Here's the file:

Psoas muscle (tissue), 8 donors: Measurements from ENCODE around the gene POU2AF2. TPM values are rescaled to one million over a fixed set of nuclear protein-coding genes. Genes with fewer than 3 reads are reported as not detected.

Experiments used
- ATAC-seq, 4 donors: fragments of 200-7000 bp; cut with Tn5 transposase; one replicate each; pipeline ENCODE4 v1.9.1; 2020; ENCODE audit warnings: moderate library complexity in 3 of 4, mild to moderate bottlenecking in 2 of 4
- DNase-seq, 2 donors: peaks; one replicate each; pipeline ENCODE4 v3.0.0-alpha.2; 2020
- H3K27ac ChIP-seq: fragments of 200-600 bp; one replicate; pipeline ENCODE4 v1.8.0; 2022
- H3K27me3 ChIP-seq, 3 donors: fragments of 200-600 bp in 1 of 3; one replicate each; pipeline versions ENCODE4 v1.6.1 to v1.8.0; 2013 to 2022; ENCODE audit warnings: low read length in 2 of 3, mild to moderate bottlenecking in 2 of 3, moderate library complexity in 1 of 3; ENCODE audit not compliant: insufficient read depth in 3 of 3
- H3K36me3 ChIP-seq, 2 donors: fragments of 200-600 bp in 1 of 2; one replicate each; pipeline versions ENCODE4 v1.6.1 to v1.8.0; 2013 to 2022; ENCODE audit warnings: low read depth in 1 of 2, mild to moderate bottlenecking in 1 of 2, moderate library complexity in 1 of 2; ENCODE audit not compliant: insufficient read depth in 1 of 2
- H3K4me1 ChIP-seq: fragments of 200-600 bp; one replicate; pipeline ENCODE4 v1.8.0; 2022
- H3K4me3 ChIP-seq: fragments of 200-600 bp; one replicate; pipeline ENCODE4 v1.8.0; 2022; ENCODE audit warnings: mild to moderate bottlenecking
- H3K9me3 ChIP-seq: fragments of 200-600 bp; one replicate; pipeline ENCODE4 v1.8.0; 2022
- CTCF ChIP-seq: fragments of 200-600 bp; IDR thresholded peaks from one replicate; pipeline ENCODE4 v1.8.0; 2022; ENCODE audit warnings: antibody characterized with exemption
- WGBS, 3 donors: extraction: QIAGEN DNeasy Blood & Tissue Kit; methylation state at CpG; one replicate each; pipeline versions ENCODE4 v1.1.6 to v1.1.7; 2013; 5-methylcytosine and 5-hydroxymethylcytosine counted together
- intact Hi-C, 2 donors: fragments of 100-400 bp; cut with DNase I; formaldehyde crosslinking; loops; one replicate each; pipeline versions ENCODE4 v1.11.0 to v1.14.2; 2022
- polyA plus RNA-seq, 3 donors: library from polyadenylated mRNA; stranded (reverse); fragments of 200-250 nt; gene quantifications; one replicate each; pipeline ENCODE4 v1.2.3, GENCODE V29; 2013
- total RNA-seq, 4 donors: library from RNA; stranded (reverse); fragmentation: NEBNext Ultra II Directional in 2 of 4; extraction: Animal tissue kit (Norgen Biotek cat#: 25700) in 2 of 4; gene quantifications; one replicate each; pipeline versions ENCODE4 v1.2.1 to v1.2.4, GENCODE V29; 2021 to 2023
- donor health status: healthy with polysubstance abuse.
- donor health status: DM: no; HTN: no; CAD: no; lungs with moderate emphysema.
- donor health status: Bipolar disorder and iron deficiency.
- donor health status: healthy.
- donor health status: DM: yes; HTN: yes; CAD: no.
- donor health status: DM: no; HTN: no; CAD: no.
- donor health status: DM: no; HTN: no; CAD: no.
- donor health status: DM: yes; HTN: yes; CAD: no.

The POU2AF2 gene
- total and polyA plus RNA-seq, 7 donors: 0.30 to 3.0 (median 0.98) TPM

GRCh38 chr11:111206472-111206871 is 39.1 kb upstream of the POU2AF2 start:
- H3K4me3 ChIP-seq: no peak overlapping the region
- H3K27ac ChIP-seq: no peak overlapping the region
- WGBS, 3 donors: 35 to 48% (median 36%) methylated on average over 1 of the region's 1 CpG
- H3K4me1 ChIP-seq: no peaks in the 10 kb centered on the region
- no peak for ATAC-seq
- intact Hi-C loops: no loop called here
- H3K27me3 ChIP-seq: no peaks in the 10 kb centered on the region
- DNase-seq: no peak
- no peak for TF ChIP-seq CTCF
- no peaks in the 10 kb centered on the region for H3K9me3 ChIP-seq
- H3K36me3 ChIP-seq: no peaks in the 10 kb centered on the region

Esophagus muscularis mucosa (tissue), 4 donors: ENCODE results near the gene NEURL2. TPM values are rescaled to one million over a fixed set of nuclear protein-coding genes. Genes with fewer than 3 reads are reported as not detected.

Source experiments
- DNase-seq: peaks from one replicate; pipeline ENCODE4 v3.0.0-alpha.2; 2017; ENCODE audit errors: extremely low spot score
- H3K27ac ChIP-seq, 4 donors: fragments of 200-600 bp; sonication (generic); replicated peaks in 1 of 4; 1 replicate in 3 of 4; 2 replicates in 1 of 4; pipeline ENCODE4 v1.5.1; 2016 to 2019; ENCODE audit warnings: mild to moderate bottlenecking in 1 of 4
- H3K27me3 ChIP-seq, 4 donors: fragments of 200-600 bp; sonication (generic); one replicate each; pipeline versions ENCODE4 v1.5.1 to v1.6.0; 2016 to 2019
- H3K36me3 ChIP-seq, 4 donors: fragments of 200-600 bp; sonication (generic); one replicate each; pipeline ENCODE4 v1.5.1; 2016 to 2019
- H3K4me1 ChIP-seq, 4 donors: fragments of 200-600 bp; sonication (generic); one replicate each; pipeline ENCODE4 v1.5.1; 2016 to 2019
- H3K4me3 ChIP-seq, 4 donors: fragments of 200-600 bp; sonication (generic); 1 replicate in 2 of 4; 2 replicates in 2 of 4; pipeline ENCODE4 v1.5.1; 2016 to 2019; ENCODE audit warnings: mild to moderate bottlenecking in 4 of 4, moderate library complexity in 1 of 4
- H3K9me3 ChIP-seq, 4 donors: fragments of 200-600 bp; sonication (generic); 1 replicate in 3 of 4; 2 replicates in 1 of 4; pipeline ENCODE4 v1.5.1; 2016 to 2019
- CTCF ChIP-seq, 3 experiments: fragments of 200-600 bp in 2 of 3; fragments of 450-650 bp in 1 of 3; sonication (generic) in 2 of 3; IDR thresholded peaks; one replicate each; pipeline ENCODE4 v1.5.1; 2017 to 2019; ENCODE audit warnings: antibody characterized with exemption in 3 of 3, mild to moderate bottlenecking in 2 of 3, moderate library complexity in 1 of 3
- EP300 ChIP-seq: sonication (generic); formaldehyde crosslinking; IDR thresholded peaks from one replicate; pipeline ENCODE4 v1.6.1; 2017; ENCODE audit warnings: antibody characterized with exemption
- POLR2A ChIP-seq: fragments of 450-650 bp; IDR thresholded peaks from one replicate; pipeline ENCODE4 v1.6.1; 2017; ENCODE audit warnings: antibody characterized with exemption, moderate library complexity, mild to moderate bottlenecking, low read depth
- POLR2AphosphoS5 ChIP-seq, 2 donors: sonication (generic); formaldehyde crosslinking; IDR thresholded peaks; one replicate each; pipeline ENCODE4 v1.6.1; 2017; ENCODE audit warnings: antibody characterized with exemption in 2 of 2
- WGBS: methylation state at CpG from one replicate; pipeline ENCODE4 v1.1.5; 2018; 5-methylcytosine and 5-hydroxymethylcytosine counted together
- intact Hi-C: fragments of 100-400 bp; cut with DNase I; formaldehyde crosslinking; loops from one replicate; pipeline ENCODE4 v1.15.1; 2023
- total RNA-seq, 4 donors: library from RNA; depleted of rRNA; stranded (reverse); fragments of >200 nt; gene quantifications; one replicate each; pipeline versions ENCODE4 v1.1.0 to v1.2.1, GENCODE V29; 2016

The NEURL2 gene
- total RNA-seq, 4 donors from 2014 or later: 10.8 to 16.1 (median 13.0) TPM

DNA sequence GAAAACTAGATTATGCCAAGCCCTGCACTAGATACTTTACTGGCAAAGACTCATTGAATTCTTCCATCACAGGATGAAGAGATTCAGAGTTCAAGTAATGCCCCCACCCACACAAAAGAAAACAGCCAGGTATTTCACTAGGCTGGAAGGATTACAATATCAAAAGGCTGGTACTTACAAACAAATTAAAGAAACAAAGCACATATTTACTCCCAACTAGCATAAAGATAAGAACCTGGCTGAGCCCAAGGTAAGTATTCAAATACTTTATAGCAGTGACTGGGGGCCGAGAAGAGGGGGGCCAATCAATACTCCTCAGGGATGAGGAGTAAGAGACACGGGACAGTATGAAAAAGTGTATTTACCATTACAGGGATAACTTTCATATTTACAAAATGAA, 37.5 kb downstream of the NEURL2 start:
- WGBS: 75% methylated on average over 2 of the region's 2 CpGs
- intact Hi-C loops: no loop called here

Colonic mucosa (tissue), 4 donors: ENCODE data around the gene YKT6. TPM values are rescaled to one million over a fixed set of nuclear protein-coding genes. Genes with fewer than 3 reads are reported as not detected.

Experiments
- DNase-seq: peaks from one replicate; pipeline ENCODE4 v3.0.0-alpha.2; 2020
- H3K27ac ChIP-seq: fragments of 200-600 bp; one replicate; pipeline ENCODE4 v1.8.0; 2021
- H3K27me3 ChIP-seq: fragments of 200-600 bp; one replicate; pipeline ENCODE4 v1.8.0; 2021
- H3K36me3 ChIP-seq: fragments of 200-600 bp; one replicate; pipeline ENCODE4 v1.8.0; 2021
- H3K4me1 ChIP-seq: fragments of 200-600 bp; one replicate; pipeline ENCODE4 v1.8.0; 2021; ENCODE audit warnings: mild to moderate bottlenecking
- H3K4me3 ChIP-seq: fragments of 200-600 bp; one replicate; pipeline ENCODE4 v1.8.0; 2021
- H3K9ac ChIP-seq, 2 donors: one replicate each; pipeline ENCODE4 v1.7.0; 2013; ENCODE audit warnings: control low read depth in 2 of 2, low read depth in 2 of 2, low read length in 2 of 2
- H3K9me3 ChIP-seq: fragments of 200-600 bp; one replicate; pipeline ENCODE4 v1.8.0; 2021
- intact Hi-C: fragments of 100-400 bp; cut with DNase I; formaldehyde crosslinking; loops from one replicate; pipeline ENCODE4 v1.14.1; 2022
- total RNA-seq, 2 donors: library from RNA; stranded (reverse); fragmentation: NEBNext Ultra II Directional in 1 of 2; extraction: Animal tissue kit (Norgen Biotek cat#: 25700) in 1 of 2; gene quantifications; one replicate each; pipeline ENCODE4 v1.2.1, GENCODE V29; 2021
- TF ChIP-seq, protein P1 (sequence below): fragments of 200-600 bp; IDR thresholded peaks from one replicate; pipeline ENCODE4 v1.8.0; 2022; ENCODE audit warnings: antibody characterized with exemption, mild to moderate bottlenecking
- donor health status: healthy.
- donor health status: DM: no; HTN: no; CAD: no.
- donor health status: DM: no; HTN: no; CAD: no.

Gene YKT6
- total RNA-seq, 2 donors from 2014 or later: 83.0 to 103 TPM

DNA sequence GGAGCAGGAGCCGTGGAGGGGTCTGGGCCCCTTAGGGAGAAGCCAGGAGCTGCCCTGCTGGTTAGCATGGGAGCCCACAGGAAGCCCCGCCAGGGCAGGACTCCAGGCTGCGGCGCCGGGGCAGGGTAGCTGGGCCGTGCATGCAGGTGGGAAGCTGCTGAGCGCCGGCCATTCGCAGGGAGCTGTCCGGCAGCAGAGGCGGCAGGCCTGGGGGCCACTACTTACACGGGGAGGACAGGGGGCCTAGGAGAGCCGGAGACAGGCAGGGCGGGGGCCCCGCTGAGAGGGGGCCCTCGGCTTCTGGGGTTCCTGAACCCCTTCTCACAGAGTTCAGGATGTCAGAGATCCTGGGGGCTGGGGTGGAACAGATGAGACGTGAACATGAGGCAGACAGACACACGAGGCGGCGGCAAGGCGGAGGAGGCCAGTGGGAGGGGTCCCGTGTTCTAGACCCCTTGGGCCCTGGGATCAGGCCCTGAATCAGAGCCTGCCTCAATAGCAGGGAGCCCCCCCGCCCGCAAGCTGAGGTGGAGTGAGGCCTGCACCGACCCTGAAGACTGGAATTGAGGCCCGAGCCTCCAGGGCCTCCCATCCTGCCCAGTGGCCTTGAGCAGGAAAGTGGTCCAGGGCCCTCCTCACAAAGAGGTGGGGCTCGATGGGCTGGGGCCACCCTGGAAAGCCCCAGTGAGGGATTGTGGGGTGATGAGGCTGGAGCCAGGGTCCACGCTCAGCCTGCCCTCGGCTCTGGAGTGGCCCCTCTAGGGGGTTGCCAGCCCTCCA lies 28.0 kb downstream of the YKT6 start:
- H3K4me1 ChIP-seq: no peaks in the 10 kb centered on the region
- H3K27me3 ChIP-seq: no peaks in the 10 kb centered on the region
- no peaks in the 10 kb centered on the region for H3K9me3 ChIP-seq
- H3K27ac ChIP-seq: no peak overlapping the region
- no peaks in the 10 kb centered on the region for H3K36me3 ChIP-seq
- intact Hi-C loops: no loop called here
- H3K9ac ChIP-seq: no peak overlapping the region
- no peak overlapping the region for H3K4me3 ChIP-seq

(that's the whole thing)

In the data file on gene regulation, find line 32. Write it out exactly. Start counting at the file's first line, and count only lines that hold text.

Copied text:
- intact Hi-C loops: no loop called here